Medical Oncologist, Provincial Director – Systemic Therapy Clinical Trials

Hi and Happy New Year, 

My name is Bernie Eigl, and I’m really excited to be the blogger this month. I’d like to first thank the BC Cancer Foundation for providing this opportunity for some of the amazing people in our organization to talk about what they do and why, and how partners like the Foundation make this possible.

The fact that you are here reading this, and I am here writing this, means we care! I hope in the next few weeks to share some insight into the world of cancer clinical trials, and why this kind of research is not just good science, but also the highest aspiration of patient care. Ask yourself now what you think clinical research is, and then see if you have the same thoughts one month from now. 

First, a little about me: I am a medical oncologist, and completed my oncology training and genitourinary fellowship in Vancouver. For the past seven years I’ve been working in Calgary, but have recently come back to Vancouver to take on a position as the Provincial Director of Systemic Therapy Clinical Trials (that’s a mouthful). The goal of this role is to increase the impact and activity of clinical trials for cancer patients in British Columbia, and hopefully over the next few weeks I’ll be able to convince you why this is such an important goal. In the clinic I see patients with genitourinary cancer (prostate, bladder, kidney, testicular cancers).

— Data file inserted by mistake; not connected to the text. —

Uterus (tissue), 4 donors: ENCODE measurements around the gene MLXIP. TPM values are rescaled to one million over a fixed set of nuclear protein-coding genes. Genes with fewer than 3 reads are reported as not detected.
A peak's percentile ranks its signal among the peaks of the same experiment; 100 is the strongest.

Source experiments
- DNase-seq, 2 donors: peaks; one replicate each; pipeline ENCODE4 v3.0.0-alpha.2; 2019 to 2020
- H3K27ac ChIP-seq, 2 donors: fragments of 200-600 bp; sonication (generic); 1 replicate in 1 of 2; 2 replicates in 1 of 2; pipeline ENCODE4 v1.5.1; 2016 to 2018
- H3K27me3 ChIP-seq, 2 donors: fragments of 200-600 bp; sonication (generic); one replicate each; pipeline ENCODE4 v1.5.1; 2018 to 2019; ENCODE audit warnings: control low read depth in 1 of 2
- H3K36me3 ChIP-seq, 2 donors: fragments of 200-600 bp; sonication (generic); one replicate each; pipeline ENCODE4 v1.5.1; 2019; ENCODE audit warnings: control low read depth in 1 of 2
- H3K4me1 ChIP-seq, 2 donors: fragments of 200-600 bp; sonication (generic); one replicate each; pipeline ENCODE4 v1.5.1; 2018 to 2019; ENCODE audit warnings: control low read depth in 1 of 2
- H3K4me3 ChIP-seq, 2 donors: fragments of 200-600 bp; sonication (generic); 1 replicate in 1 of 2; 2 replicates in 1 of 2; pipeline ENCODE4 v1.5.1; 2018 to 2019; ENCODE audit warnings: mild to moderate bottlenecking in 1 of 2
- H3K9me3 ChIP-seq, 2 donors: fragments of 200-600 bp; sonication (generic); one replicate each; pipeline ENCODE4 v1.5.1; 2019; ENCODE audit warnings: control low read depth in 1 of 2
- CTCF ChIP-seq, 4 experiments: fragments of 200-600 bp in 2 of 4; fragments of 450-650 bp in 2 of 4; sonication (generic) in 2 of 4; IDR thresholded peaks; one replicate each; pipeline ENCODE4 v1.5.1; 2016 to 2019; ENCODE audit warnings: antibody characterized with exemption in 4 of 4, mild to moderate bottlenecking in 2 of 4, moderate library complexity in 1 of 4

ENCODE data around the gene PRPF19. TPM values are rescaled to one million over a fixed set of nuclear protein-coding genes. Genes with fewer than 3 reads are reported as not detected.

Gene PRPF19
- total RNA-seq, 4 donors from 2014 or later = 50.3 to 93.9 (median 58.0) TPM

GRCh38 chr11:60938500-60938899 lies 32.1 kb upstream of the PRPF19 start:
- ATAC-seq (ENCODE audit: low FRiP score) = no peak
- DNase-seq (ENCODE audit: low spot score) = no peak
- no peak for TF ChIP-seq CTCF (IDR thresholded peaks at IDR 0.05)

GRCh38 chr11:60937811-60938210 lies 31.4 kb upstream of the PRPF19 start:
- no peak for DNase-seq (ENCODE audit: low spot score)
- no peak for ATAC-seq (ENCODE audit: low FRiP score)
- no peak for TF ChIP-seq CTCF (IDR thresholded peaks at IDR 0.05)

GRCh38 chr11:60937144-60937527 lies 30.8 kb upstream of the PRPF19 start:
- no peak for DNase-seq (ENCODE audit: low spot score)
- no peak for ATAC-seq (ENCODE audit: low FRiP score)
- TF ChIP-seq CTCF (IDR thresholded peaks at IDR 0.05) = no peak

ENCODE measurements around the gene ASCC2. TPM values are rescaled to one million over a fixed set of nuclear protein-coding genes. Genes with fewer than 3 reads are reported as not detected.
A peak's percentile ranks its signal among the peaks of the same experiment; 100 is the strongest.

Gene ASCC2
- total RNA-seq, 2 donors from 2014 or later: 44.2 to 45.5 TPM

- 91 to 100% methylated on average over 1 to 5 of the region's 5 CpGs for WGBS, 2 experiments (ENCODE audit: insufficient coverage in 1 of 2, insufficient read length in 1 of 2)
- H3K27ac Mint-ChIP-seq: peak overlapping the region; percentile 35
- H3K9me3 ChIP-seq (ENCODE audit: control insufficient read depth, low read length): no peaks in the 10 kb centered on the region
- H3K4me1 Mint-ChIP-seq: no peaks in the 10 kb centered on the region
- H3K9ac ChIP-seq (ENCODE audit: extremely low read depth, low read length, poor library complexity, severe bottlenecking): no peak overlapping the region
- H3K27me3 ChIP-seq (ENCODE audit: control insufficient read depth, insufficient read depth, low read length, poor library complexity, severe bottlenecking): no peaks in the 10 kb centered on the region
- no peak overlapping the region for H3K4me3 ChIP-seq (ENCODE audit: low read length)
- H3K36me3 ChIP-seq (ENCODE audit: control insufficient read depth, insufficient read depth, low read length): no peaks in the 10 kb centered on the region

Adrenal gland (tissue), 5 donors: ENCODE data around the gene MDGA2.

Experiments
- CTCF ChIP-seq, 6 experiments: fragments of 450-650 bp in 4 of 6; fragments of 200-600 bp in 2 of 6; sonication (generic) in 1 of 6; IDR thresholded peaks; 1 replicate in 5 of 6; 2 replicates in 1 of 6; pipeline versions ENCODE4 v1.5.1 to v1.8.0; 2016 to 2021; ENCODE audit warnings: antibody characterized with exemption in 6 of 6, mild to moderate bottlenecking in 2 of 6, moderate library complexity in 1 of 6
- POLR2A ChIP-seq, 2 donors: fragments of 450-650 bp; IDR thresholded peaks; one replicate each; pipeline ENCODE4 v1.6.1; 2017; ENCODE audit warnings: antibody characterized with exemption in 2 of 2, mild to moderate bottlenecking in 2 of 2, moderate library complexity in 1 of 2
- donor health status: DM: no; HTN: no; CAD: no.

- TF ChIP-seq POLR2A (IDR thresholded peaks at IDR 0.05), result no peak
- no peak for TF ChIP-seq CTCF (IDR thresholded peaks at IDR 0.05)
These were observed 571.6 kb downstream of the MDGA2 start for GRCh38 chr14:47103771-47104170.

I’ve always considered myself blessed: I have a fantastic, supportive wife and family. I came to Canada as a child and know full well that we live in the best country in the world. I am lucky enough to work in a profession where I get to work with amazing people every day (patients and colleagues), learn from them, and often have a positive impact on them. I also confess to a selfish reason for doing what I do: instant gratification . . . in the basic sciences and in many medical specialties, delayed gratification is the order of the day as it can be years before a treatment or discovery benefits a living person. When a new medication benefits a patient with cancer, and I know that we would not have had access to this medication without a clinical trial, I derive instant gratification knowing we can make a difference. There are some impressive recent examples of trials that have provided significant benefit to men and women living with cancer - more on this later.

I am very excited to hear your comments and questions, and will do my best to respond in a timely manner. I look forward to our next encounter.

Bernie